British Foreign Secretary Jack Straw said Tuesday that his country has "sufficient legal authority" to join a possible US-led war on Iraq, even without a new UN resolution.
Britain believes UN Resolution 1441 passed last November and others adopted before it were good enough under international law for the United States and Britain to disarm Iraq by force, Straw told the Foreign Affairs Committee of the parliament.
"We are satisfied that we have sufficient legal authority in 1441, back to the originating resolution 660 (in August 1990) and so on, to justify military action against Iraq if they are in further material breach" of UN demands to disarm, Straw told the lawmakers.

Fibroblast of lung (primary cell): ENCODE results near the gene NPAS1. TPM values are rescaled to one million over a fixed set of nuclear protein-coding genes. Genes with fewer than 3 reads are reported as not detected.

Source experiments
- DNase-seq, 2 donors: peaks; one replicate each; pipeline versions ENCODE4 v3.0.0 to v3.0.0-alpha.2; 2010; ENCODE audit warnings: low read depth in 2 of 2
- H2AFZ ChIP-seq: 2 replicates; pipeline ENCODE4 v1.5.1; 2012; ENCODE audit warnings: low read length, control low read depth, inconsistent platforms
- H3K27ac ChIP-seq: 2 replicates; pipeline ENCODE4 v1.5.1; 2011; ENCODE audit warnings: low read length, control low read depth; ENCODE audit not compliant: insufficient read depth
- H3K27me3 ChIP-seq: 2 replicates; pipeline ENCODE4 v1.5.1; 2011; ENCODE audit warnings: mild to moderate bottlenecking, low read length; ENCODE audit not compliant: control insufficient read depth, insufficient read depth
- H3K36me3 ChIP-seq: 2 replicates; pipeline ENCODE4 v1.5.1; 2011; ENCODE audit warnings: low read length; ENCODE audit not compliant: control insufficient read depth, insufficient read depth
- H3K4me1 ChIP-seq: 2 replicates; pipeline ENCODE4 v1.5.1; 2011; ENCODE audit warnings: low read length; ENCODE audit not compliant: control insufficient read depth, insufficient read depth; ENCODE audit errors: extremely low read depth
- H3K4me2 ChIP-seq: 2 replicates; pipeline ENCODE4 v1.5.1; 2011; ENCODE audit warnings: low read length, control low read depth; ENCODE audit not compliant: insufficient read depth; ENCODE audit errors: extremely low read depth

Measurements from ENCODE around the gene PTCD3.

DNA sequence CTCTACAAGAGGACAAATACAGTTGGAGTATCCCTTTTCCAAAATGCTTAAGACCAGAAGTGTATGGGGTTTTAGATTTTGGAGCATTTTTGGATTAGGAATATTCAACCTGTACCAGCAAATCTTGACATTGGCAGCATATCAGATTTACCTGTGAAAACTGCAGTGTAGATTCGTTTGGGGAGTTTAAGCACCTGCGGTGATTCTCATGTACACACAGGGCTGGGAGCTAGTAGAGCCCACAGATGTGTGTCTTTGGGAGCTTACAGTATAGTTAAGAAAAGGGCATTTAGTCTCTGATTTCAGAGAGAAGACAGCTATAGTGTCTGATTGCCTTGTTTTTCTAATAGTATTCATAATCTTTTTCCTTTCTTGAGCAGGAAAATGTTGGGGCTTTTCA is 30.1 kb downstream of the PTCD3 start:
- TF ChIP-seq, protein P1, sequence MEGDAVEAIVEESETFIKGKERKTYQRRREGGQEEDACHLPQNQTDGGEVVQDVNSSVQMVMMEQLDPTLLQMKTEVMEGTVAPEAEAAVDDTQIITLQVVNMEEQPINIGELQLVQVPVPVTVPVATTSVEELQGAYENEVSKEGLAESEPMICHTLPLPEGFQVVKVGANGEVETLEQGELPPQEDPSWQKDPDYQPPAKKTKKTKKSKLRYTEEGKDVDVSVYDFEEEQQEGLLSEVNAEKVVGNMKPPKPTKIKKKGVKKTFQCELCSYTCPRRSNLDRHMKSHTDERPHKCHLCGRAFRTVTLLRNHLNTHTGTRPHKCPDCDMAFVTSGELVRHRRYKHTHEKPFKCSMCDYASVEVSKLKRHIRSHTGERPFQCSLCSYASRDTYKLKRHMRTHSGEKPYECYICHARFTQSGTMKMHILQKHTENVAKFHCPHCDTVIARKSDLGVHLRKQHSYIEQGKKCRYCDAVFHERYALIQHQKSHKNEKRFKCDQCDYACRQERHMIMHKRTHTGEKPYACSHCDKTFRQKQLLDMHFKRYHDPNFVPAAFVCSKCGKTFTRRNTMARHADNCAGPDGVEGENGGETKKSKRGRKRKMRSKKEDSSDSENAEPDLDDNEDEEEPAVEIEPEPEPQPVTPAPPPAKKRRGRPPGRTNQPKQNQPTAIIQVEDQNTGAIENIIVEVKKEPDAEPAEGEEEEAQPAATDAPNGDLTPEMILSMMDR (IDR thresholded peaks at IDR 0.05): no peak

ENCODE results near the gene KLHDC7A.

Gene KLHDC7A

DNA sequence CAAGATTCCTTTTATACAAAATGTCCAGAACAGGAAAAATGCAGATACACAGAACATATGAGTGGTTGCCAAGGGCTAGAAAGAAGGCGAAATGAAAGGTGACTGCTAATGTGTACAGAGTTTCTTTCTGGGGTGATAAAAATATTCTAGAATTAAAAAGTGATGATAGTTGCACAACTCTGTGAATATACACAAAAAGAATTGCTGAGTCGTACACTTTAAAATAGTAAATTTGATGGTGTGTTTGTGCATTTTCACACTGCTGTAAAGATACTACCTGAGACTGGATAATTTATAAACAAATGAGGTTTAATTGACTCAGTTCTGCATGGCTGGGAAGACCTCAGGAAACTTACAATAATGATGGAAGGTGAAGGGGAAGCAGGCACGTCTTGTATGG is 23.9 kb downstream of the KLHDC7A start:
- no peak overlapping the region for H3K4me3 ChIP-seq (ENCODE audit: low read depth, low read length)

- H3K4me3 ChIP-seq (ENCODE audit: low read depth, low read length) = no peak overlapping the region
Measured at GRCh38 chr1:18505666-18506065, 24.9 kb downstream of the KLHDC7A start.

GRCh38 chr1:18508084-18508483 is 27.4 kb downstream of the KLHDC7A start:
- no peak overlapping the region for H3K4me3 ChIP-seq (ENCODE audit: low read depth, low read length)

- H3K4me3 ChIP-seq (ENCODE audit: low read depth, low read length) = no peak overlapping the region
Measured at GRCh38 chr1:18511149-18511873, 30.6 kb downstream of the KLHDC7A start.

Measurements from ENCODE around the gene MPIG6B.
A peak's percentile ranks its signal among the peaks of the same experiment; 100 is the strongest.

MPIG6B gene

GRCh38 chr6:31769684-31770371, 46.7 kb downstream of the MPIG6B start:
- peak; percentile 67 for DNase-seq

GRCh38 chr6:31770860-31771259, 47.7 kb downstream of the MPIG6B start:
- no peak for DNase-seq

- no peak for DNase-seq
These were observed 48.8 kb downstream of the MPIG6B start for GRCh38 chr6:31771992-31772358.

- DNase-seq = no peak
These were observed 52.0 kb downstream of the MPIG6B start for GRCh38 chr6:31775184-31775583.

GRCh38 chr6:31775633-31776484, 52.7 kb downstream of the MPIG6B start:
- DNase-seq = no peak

Britain would "much prefer" a US-led attack on Iraq to be backed up by a fresh UN Security Council resolution, Straw said.
However, he emphasized that Britain has had to reserve its options if such a second resolution does not prove possible.
Backed by the United States and Spain, Britain tabled a draft resolution on Iraq to the UN Security Council in New York last week, declaring that Iraq violates earlier UN resolutions and would face serious consequences.
Russia and France, both veto-wielding permanent members of the UN Security Council, are opposed to US plans backed by Britain to disarm Iraq by force, insisting that Iraqi disarmament can be achieved by continuing and strengthening UN weapons inspections.
Straw's comments came shortly before his talks on Iraq with visiting Russian Foreign Minister Igor Ivanov at the Downing Street.
Local media speculated that Straw's talks with his Russian counterpart was aimed at persuading Russia not to use its veto to stop a second UN resolution on Iraq.